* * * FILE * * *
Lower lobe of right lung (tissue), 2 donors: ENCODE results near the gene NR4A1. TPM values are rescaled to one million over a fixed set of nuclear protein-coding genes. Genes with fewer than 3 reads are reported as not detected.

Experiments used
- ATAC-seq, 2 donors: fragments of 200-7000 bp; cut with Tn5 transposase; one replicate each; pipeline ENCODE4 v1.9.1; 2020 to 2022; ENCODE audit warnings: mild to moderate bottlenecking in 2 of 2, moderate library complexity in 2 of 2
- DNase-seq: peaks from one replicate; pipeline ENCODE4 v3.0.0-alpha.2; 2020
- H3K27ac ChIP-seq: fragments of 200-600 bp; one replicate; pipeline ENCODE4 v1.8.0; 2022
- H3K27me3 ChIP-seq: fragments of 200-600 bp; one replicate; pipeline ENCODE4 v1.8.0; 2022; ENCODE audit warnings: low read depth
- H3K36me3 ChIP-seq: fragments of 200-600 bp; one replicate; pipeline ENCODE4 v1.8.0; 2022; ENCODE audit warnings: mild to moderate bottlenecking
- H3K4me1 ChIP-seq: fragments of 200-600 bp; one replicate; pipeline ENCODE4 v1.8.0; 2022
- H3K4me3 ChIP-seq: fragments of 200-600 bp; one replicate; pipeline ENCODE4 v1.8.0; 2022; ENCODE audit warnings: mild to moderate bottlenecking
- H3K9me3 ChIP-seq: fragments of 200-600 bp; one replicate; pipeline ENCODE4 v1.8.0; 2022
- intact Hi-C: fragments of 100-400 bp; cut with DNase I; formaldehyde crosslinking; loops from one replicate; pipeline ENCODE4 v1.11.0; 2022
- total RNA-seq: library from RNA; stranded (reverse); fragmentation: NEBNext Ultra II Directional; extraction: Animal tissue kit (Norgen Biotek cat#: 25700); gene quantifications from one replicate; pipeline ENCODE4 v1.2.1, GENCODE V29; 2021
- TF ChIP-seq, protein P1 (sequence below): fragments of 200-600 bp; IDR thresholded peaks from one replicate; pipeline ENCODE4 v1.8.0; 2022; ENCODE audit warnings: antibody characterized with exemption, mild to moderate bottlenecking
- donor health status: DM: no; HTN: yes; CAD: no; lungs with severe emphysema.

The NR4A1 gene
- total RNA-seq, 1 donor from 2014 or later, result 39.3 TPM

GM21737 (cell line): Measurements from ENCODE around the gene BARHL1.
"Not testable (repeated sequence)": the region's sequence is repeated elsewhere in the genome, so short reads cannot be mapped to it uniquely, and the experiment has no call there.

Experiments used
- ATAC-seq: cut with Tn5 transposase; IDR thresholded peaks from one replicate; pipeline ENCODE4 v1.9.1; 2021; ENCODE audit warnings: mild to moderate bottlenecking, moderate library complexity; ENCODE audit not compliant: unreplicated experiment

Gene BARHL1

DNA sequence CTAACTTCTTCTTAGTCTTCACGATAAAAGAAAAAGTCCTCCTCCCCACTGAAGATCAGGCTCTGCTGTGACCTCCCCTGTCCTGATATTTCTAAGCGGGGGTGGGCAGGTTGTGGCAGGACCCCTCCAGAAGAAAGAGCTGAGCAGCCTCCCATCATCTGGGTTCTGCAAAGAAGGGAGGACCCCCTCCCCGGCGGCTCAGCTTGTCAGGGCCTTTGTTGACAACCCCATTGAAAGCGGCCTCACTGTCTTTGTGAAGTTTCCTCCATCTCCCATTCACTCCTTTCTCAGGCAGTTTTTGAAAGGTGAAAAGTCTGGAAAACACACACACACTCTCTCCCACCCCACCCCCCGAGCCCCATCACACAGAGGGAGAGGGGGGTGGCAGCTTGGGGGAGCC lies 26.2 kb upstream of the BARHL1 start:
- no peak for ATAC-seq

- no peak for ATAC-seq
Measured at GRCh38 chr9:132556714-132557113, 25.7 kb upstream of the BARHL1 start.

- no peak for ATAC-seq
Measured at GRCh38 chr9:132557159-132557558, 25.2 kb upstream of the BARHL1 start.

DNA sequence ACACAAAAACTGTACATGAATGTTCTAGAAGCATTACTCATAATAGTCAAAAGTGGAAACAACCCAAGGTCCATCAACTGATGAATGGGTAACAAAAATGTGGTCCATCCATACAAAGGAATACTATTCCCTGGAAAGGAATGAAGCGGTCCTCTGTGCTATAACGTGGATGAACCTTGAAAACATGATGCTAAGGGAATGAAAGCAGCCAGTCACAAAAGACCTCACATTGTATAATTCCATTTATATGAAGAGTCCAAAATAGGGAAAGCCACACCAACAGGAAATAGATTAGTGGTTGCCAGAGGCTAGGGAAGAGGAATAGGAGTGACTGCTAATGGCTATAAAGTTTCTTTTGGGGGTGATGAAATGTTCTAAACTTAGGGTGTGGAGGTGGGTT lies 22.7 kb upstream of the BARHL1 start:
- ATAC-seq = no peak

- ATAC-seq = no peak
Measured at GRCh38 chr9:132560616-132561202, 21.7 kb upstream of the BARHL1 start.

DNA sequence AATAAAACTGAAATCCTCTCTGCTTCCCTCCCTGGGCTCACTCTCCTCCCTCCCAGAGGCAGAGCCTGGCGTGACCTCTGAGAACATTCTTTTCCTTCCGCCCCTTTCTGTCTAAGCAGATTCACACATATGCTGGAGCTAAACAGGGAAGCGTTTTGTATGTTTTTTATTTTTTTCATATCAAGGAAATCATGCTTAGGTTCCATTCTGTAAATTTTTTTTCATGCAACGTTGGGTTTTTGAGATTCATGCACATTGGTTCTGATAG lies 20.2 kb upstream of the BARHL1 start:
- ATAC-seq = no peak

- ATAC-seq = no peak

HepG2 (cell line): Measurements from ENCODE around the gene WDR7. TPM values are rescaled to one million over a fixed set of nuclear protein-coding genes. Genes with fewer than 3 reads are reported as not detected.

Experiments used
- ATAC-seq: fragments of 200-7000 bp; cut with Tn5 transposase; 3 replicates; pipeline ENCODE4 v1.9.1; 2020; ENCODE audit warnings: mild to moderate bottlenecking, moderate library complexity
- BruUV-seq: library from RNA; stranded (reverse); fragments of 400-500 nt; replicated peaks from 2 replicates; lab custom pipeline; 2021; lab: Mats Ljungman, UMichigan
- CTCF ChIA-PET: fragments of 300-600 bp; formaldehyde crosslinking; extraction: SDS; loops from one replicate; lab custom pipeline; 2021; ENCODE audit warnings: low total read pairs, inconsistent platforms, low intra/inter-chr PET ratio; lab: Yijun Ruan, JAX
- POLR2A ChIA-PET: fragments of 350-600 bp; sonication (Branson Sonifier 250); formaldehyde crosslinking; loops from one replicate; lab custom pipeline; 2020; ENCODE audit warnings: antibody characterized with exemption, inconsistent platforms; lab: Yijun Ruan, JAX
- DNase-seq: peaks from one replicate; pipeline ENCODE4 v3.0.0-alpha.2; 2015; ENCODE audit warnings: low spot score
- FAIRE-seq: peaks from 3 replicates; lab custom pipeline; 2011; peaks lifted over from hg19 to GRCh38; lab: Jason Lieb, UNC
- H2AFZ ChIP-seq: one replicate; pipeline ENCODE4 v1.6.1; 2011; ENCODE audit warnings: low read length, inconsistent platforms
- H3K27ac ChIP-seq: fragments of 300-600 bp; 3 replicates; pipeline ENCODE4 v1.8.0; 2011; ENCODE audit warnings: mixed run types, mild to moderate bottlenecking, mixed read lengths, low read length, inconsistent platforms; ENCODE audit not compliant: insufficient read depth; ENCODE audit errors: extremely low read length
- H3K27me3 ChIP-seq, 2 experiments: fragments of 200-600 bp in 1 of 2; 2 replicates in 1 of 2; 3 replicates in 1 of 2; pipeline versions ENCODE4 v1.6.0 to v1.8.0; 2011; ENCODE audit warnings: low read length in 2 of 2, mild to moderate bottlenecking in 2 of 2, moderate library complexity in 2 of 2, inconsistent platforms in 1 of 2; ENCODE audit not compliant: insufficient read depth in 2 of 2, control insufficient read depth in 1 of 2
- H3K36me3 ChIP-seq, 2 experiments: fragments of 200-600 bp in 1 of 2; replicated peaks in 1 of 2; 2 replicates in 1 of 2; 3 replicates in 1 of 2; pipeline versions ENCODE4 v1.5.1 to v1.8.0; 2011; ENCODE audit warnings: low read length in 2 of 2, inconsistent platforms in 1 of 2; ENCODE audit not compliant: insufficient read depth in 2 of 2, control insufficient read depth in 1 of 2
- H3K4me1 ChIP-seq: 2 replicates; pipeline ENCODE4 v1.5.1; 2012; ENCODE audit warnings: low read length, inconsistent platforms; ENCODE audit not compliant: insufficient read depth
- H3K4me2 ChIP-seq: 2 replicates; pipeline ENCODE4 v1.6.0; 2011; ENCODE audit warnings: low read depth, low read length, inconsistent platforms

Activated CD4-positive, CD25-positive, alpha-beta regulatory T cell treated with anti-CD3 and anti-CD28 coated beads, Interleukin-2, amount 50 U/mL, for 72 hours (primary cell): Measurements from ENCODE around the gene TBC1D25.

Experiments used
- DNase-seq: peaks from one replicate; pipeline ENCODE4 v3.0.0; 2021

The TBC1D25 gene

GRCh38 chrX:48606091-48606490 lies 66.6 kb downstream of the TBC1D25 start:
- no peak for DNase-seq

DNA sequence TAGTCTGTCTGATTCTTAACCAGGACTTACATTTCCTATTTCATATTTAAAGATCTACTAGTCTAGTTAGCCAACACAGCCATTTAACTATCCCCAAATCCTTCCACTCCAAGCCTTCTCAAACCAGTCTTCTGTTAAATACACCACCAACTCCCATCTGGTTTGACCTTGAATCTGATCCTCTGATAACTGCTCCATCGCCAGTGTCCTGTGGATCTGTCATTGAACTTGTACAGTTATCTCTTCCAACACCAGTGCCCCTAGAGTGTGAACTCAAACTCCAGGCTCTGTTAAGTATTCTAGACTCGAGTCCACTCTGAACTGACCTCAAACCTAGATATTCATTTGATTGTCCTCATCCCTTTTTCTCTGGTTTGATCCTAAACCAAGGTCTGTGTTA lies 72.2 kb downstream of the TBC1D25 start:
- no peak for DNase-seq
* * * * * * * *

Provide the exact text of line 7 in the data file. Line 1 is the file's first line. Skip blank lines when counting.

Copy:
- H3K36me3 ChIP-seq: fragments of 200-600 bp; one replicate; pipeline ENCODE4 v1.8.0; 2022; ENCODE audit warnings: mild to moderate bottlenecking